Picture: Annette Schiller with Carolyn Bánfalvi and Gabor Bánfalvi and Brett Jones in the back
Gábor Bánfalvi grew up in a food-obsessed family in a village in northwestern Hungary, learning how to cook from his mother. But it wasn’t until he spent a few years living outside of Hungary—which included time exploring France, studying in Spain, working on a cruise ship in the Caribbean, and tending bar and waiting on tables in the USA —that he realized how spectacular and underrated his native Hungarian cuisine is. Gábor holds a Master’s Degree in Spanish linguistics and literature and has extensive translating and interpreting experience. He holds an advanced level certification from the Wine and Spirit Education Trust.
Gabor and Carolyn operate the boutique tour company, Taste Hungary, which specializes in food and wine tours in Budapest and Hungary. Carolyn said: “We try to show people that there is so much more to Hungarian cuisine than goulash and paprika. Local contacts and inside knowledge, which we have been gathering over the years in Hungary, are key to good travel experiences. We have made it our mission to introduce travelers to Hungary’s authentic flavors and tastes. Our guests all count their food and wine experiences among the highlights of their trips to Hungary.”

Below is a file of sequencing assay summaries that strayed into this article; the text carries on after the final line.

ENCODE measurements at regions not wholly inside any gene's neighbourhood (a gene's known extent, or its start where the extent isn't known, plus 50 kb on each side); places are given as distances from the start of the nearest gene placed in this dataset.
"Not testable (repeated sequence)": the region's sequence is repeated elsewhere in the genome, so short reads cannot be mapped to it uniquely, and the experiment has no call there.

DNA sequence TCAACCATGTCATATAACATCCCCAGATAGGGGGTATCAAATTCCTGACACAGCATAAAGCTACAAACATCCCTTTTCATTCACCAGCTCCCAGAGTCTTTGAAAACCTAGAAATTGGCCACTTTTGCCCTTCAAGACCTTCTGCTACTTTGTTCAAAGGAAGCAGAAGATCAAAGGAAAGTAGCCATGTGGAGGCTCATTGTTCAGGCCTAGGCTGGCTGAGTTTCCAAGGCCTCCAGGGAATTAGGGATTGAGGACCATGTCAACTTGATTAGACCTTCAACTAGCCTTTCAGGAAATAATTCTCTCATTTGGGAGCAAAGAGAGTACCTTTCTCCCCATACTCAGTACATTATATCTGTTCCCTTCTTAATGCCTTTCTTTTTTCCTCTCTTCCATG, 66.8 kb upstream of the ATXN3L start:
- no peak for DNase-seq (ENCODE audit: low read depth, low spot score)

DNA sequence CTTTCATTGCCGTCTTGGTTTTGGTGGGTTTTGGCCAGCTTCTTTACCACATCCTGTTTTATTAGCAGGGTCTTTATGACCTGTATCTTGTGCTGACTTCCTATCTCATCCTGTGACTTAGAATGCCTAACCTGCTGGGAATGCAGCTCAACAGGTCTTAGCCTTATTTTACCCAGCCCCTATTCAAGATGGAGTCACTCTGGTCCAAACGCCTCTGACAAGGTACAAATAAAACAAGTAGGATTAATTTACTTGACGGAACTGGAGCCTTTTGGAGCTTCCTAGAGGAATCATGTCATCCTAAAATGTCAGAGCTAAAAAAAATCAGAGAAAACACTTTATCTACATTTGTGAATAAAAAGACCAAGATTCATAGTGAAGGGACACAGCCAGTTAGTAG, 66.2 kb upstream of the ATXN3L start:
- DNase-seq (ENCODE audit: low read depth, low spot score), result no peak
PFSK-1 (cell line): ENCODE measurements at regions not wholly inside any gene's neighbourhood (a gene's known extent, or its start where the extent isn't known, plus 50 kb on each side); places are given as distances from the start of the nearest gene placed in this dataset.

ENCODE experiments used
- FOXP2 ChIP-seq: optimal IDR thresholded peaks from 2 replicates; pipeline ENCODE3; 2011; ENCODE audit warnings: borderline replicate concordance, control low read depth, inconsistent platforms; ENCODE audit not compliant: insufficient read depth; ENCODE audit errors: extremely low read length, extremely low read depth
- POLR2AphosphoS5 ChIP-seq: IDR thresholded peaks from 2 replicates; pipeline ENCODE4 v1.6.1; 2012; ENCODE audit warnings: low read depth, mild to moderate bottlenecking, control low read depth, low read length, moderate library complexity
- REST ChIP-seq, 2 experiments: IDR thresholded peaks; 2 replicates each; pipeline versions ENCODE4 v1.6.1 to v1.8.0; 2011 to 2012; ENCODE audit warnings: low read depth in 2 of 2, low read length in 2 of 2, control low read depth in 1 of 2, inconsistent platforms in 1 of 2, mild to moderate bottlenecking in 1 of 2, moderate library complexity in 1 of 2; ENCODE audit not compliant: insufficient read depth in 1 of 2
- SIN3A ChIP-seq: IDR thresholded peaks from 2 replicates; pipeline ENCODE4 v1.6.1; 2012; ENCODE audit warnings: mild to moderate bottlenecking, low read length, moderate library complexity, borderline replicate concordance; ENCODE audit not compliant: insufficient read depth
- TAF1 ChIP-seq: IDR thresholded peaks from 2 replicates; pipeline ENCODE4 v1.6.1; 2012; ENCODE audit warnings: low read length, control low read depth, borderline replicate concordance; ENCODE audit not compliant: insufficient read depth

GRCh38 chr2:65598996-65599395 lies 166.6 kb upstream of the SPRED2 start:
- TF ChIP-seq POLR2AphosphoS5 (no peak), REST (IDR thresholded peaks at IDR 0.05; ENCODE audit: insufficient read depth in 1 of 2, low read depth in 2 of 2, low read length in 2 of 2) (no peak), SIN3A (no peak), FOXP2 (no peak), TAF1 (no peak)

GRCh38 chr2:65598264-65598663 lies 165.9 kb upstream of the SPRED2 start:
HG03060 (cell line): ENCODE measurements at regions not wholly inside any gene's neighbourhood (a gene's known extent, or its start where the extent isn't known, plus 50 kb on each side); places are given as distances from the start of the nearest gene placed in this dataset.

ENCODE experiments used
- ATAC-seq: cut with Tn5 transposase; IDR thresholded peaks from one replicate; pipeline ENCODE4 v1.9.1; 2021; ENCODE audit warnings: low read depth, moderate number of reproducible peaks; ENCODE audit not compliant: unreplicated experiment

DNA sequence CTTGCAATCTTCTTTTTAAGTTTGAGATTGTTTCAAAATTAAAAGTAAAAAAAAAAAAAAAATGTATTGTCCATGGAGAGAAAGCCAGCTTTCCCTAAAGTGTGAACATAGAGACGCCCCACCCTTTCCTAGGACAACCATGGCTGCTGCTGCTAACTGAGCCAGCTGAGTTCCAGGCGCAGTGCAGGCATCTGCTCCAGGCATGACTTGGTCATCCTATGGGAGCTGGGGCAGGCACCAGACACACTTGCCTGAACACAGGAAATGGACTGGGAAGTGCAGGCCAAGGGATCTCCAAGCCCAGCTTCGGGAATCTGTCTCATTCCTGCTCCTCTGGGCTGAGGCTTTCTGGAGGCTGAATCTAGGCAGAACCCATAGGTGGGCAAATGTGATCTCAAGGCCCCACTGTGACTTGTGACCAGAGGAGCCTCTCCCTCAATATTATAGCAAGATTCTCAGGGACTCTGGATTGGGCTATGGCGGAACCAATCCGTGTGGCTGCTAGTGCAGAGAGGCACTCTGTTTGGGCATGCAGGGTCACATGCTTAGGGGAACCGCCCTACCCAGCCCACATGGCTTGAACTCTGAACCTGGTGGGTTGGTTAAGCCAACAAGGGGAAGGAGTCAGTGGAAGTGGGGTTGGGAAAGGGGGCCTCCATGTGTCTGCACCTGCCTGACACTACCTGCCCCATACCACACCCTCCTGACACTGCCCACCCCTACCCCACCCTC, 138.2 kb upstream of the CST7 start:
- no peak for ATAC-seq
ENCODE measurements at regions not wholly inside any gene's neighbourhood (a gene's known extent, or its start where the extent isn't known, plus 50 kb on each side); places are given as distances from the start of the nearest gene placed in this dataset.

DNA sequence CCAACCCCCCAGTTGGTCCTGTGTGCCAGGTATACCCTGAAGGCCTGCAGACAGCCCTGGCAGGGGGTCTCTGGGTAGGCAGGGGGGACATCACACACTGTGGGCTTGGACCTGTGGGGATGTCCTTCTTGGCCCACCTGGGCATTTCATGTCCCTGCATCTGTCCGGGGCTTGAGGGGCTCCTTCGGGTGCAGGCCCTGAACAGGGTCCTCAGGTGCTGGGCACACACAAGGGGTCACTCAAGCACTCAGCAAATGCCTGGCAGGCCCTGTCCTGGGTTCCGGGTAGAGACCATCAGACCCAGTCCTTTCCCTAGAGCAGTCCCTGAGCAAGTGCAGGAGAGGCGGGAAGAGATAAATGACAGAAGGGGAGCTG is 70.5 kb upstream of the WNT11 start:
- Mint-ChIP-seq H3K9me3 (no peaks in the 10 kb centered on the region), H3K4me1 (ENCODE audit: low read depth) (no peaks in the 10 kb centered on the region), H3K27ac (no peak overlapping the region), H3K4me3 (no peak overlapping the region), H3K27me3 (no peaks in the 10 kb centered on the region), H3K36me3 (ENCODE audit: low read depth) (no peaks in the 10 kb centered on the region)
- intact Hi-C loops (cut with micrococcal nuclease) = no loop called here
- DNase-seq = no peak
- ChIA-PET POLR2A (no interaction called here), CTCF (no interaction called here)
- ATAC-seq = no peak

Two Books: Food Wine Budapest and the Food and Wine Lover’s Guide to Hungary: With Budapest Restaurants and Trips to the Wine Country
Carolyn explained that “The books include restaurant reviews and tips on everything from what to order and how to read the menu to shopping at specialty food and wine shops and visiting the markets. They are practical guides that contain the vocabulary you’ll need to dig into Hungarian food and discover all of the good things hidden behind the difficult Magyar language.”
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Dining and Wining at the Josef Bock Winery Restaurant in Villany, Hungary
The Wines of Istvan Stephan Spiegelberg in Somlo, Hungary
Drop Shop Wine Bar in Budapest, Hungary
Visiting Attila and Andrea Gere, and the Attila Gere Winery in Villany, Hungary